CLS Program Collaborates with City of Fairfax Police Department

CLS Program Collaborates with City of Fairfax Police Department
Examples of student projects from Professor D'Anna's "Crime and Place" class.

Providing students with hands-on experience and promoting knowledge about evidence-based practices are two hallmarks of the undergraduate program in the Department of Criminology, Law and Society (CLS) at Mason.  A partnership between the CLS Department and the City of Fairfax Police Department highlights the exciting opportunities our students have to use their skills and knowledge to address real world problems.

Beginning in spring 2016, PhD candidate and adjunct faculty instructor Matthew D’Anna established an enduring partnership with the City of Fairfax Police Department.  The collaboration allows Prof. D’Anna to use real crime, calls for service, and vehicle accident location data in his undergraduate course on Crime and Place (CRIM 320). Students use 10+ years of these data throughout the semester to complete assignments and projects with direct practical implications. The partnership benefits both sides: the City of Fairfax PD receives data-driven answers to spatial crime problems, and Mason students get the opportunity to work on real crime problems. 

Professor D’Anna derives the final exam from a set of research questions that the City of Fairfax PD needs answered. The topics are wide-ranging and include seasonal crime patterns, identifying hotspots, and predictive analytics. Students present their findings at the end of the semester to the Command Staff at the City of Fairfax PD headquarters.  It is a novel way for students to apply theories of crime and place to real-world data, as well as to gain tangible technical skills.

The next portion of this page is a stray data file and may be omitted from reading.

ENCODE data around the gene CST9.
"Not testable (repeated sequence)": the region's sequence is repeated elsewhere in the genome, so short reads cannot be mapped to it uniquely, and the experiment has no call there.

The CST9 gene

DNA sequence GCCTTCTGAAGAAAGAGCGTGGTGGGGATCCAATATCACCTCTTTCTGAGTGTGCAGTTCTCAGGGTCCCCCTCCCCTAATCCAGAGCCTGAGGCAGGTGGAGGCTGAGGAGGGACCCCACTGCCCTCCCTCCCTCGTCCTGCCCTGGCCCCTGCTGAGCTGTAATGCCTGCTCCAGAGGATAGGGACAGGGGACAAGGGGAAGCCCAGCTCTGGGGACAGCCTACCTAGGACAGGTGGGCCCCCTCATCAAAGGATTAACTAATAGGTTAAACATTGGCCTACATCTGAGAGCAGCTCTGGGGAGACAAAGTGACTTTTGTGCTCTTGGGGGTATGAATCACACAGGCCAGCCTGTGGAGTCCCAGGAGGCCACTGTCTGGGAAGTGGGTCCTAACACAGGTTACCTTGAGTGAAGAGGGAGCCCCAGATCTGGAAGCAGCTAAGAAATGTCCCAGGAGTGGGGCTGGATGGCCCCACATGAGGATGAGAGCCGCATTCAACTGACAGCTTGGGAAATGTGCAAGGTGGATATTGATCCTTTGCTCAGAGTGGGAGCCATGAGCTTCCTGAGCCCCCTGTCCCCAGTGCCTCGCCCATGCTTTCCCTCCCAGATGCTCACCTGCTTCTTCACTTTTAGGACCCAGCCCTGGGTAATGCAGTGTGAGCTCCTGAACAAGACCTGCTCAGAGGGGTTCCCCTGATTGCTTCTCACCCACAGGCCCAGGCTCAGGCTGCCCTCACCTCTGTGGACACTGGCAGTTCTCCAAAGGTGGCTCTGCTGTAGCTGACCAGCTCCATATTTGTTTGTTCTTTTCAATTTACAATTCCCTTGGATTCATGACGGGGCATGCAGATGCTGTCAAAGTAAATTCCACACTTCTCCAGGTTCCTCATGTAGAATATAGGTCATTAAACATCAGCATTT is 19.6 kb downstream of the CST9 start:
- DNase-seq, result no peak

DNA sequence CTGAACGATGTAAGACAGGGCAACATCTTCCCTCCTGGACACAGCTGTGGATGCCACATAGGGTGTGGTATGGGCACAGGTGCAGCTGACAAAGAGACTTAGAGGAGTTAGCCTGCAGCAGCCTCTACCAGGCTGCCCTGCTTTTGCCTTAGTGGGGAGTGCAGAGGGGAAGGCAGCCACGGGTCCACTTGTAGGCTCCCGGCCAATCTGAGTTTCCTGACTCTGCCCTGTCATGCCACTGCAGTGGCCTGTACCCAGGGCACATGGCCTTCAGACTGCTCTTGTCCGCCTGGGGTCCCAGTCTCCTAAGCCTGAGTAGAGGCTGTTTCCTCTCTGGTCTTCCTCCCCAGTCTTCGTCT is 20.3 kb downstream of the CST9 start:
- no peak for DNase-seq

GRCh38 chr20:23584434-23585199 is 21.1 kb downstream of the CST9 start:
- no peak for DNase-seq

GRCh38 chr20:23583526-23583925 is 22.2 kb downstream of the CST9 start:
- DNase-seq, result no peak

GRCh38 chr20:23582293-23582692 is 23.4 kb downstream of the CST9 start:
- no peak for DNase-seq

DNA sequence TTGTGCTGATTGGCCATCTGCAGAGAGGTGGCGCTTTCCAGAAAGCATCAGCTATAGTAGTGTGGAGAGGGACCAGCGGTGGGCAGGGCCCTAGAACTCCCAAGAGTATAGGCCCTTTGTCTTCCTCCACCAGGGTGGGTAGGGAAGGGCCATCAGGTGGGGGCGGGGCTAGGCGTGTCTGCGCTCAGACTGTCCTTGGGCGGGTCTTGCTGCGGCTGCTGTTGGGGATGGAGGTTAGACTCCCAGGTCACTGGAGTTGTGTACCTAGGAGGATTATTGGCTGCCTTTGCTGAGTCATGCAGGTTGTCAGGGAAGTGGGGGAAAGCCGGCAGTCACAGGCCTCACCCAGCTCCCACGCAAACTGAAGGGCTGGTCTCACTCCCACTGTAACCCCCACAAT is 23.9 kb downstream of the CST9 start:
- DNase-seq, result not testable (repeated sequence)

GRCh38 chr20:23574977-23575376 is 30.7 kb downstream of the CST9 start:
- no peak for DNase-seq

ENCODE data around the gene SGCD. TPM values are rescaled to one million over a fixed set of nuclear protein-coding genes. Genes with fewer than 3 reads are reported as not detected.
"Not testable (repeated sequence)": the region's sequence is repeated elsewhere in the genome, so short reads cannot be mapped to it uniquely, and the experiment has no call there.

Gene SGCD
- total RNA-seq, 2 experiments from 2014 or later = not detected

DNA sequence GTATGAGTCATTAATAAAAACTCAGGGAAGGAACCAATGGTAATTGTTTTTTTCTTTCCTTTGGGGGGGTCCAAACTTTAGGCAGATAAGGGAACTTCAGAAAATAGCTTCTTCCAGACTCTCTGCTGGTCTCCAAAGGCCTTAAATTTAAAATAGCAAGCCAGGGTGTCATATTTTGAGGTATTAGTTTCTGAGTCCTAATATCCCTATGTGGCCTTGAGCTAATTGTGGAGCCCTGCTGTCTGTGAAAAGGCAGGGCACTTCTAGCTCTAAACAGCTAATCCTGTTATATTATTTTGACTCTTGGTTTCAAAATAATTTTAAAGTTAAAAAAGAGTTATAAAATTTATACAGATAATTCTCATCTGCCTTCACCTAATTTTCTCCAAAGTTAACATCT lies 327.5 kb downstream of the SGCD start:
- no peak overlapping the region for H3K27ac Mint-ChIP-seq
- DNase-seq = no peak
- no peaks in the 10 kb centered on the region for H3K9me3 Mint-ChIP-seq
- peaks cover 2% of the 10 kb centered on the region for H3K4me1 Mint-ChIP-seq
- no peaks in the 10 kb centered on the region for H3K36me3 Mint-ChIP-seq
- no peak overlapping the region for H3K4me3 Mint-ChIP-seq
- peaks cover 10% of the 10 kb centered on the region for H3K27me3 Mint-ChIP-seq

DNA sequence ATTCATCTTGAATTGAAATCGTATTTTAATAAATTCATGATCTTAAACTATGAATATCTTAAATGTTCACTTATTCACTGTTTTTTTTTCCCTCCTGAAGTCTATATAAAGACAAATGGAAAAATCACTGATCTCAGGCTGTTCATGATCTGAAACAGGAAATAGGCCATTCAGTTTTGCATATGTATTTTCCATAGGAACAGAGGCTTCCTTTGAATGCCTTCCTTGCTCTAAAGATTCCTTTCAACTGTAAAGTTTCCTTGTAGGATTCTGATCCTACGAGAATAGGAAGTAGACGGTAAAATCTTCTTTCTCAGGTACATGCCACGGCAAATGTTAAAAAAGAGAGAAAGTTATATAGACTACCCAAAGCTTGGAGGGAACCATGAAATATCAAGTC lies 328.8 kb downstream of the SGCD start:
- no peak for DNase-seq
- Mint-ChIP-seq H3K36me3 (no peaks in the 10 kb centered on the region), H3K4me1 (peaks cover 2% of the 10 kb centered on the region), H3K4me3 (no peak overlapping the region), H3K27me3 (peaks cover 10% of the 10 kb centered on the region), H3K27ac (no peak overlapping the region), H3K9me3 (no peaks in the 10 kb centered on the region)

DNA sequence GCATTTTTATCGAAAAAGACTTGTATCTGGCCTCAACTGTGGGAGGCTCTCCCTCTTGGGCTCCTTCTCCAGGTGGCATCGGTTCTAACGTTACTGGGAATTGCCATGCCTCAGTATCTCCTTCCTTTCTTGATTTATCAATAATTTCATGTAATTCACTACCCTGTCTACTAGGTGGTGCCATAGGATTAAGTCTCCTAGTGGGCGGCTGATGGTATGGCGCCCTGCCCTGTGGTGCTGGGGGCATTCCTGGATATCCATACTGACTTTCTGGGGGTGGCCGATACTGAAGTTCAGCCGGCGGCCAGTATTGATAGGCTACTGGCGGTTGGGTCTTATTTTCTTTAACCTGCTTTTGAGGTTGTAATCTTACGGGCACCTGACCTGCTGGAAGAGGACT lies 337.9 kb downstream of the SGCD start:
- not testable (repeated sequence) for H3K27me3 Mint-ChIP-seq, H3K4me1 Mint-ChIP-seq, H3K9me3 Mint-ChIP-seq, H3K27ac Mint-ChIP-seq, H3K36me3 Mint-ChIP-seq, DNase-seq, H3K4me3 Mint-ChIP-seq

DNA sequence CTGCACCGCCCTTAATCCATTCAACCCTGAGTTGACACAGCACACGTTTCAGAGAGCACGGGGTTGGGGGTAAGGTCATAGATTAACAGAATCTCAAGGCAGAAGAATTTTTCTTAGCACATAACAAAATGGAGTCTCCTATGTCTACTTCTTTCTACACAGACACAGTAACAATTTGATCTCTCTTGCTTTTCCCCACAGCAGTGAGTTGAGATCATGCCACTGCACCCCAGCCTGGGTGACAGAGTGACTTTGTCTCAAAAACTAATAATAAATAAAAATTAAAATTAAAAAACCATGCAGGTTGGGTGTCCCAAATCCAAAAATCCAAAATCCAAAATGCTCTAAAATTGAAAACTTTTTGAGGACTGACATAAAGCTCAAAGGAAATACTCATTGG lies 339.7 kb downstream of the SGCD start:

Over the years, the student presentations have had a direct effect on the local community. In Prof. D’Anna’s spring 2016 class, for example, one student developed a predictive layer for burglary activity. During her presentation, the officers described a burglary that had occurred the night before, within one of the predicted areas. Afterward, Chief Carl Pardiny stated: “I’m going to task our new division commanders with looking at and using info from the class to create some plans to address some of the various issues experienced in the community.” 

In summer 2016, Prof. D’Anna’s students were able to demonstrate a direct relationship between accident hotspots and the use of smartphones over time. According to Chief Pardiny, student projects like these have been used in operational planning for subsequent months, as the findings were able to identify key areas, days, times, and types of crime and calls for service. He noted: “I am certainly looking forward to using your students’ findings in our quest to improve efficiency and effectiveness in our deployment of police resources.”

In May 2017, the CLS Department presented Col. Carl Pardiny with an Excellence in Service Award in recognition of his strong support of this novel partnership, his role as adjunct faculty in the department, and his long-standing relationship with Mason.

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